The keyword trend line also tells me a lot about the future of this keyword. At some point, the search volume will decline back to its pre-surge state.
Cost Per Click
You may be wondering why cost per click (CPC) matters when we’re talking about keyword research for SEO.
Since we’re targeting keywords to rank for organically, the CPC doesn’t impact you directly. On the other hand, depending upon the purpose of your site, the CPC value of a keyword may be an opportunity to bring you revenues.
For example, take a look at the keyword list below:
When conducting keyword research for lawyers, the keyword, “auto accident lawyers” shows a CPC value of $116.41.
So, what does that mean?
That means that law firms are paying for AdWord listings (indicated by the “Ad” boxed icon next to the search result listing) whenever the query, “auto accident lawyers“, is searched on a search engine. If a user then clicked on one of the AdWord listings, the average charge to the law firm with this AdWord campaign would be $116.41.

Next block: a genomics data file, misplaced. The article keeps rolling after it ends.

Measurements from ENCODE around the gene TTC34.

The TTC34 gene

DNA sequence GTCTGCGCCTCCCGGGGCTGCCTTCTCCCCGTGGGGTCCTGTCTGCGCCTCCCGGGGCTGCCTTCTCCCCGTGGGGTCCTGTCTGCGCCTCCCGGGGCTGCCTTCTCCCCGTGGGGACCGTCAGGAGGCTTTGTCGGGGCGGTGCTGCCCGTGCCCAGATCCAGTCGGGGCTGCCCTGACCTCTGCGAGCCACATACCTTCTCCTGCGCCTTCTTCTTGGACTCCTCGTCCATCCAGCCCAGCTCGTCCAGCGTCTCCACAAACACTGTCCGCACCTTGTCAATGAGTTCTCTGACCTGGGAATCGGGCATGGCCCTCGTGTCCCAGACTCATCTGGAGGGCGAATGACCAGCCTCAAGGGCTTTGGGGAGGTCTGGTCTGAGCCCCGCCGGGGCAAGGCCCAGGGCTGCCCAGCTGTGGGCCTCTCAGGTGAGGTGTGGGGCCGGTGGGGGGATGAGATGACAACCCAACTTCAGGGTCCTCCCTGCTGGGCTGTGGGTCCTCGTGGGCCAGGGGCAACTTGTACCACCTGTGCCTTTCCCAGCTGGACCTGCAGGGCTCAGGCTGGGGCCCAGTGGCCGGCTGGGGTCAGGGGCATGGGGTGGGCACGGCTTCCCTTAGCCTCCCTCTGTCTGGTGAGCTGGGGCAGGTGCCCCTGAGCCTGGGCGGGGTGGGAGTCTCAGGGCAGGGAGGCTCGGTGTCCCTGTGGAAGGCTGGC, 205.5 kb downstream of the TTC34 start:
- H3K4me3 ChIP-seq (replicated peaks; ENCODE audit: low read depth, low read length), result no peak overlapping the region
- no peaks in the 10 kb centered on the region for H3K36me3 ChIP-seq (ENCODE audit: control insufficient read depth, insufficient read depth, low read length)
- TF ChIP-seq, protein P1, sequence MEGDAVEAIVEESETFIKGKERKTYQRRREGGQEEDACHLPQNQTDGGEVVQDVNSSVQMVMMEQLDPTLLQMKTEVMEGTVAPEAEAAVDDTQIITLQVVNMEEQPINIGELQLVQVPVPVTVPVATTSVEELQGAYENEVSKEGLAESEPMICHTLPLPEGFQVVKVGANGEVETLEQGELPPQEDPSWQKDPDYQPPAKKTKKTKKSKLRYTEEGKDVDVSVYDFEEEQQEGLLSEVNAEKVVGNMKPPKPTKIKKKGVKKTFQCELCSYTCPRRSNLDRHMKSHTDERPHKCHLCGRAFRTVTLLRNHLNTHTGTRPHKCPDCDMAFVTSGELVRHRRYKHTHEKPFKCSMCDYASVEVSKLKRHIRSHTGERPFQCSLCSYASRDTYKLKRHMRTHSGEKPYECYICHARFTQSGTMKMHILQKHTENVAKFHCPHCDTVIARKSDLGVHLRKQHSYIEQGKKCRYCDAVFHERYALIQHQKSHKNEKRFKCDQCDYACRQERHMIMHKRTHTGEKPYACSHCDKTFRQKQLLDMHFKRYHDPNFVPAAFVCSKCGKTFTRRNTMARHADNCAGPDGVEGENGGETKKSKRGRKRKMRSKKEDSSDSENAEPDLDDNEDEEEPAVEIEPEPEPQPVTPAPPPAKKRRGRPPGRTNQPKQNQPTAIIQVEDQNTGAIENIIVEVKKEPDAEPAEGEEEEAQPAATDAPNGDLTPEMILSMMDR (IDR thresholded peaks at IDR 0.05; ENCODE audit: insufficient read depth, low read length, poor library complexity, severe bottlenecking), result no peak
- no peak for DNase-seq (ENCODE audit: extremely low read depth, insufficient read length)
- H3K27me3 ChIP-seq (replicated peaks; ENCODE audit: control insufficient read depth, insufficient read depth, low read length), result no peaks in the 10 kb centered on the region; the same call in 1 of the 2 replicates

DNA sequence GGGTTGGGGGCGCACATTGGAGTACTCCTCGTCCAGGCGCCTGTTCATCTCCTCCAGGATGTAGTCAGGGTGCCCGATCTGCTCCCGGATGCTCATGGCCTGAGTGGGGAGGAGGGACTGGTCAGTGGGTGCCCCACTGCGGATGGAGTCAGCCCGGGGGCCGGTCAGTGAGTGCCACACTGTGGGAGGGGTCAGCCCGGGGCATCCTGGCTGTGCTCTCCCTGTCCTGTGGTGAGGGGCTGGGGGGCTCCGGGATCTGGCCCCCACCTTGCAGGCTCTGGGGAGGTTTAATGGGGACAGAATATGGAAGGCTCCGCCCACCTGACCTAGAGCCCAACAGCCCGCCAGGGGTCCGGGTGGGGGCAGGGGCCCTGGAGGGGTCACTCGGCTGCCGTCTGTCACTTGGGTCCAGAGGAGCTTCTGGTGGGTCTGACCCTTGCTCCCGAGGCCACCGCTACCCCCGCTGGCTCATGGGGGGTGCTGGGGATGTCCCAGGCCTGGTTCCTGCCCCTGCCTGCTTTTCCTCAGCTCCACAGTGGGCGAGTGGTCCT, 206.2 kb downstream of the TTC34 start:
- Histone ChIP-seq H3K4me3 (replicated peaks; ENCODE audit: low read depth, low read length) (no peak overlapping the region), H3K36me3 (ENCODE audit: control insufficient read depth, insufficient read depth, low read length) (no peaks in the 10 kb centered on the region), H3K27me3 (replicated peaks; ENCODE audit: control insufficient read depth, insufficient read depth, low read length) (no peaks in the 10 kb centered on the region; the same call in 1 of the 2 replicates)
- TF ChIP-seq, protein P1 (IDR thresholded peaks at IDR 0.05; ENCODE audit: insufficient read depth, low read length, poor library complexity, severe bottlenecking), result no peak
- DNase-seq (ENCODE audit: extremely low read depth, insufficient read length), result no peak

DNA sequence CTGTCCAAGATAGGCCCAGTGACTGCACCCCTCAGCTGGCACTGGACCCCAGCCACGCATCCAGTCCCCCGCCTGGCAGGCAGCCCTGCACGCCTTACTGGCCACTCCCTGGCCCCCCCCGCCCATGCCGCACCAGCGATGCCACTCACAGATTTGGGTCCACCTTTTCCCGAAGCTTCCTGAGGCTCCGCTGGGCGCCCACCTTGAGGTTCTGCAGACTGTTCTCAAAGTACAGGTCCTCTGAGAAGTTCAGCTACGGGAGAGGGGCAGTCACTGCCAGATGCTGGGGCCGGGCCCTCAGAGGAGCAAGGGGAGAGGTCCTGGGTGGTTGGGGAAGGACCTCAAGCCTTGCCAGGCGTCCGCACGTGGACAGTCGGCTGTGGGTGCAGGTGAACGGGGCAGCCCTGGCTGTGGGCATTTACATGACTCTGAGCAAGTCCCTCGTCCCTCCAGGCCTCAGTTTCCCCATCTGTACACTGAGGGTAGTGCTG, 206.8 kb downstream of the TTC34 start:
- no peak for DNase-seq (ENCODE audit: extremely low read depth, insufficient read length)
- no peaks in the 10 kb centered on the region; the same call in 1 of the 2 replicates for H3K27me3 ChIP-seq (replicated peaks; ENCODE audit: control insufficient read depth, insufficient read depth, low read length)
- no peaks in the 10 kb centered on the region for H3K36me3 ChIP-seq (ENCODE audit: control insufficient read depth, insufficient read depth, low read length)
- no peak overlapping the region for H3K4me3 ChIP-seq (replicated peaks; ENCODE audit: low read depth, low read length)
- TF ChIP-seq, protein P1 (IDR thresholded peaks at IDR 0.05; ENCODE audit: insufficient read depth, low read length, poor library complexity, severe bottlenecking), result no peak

On the other hand, if you ranked on page 1 organically for this keyword, you would be paying nothing for that exposure AND you would be getting far more clicks and conversions.
In fact, all of the most popular niche search engines you use today (i.e. zillow.com, yelp.com, avvo.com, etc.) were created by expert SEOs.
As you can see, keyword research requires quite a bit of analysis. But quantitative assessment of keywords is just the beginning. Now we move on to qualitative value metrics.
Qualitative Value Metrics
Qualitative metrics require your unique application, market knowledge and experience and, therefore, are more abstract and contextual. Such considerations include (but are not limited to):
- Conversion intent
- Predicted trend
Qualitative value metrics don’t have any standard numerical values, which makes it difficult for inexperienced targeters to assess. Determining a keyword’s qualitative value depends upon one’s ability to apply experience and wisdom into their analysis.
It’s important to remember that there is a human being on the other side of a keyword query. We search for and discover information primarily through search engines. And what we query says a lot about who we are and our intent at a given moment in time.
For example, take a look at the sample keyword list below:
Let’s look at the keyword, “red shoes“. The keyword search volume is high at 49,500 monthly search volumes with a consistent / flat 12-month trend. Looks like a great keyword to target, right?